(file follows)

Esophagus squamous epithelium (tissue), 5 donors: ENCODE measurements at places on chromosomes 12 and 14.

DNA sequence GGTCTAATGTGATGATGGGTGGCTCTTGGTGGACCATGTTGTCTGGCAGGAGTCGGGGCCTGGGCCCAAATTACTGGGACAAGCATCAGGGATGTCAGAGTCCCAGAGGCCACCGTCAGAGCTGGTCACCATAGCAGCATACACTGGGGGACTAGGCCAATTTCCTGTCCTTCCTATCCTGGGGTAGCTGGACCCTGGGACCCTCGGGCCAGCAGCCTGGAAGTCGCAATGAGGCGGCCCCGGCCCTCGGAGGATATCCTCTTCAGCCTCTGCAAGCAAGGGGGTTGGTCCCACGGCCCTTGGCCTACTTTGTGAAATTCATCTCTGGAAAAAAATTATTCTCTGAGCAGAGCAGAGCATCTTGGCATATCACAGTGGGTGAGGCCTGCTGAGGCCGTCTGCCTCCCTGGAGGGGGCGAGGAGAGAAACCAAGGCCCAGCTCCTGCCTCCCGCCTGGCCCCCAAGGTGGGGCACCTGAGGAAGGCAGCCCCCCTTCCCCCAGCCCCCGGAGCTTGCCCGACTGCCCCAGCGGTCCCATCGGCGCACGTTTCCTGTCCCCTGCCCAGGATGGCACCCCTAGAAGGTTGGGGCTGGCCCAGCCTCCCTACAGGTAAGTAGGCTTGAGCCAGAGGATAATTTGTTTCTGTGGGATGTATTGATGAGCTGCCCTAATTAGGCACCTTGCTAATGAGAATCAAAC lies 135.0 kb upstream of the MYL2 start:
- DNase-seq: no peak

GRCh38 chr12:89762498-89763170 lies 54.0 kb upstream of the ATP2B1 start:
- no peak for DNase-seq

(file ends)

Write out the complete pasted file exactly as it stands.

Esophagus squamous epithelium (tissue), 5 donors: ENCODE measurements at places on chromosomes 12 and 14.

DNA sequence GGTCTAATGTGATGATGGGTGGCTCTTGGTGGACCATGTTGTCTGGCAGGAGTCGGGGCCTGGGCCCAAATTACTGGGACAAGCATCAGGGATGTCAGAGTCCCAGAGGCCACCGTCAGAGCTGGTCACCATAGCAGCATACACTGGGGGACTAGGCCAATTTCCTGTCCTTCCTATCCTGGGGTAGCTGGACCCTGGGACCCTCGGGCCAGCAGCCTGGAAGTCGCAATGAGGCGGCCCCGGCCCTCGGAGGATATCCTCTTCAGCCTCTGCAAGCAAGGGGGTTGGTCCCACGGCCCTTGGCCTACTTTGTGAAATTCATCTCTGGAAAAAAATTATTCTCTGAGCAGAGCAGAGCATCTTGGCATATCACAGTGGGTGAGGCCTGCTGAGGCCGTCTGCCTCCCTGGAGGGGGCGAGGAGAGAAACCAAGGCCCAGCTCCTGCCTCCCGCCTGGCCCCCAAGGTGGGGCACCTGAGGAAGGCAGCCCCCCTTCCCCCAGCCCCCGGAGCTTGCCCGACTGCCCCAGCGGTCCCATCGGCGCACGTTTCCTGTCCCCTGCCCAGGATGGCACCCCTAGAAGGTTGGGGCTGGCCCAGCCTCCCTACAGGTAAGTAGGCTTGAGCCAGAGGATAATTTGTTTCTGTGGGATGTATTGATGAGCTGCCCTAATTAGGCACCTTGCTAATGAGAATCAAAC lies 135.0 kb upstream of the MYL2 start:
- DNase-seq: no peak

GRCh38 chr12:89762498-89763170 lies 54.0 kb upstream of the ATP2B1 start:
- no peak for DNase-seq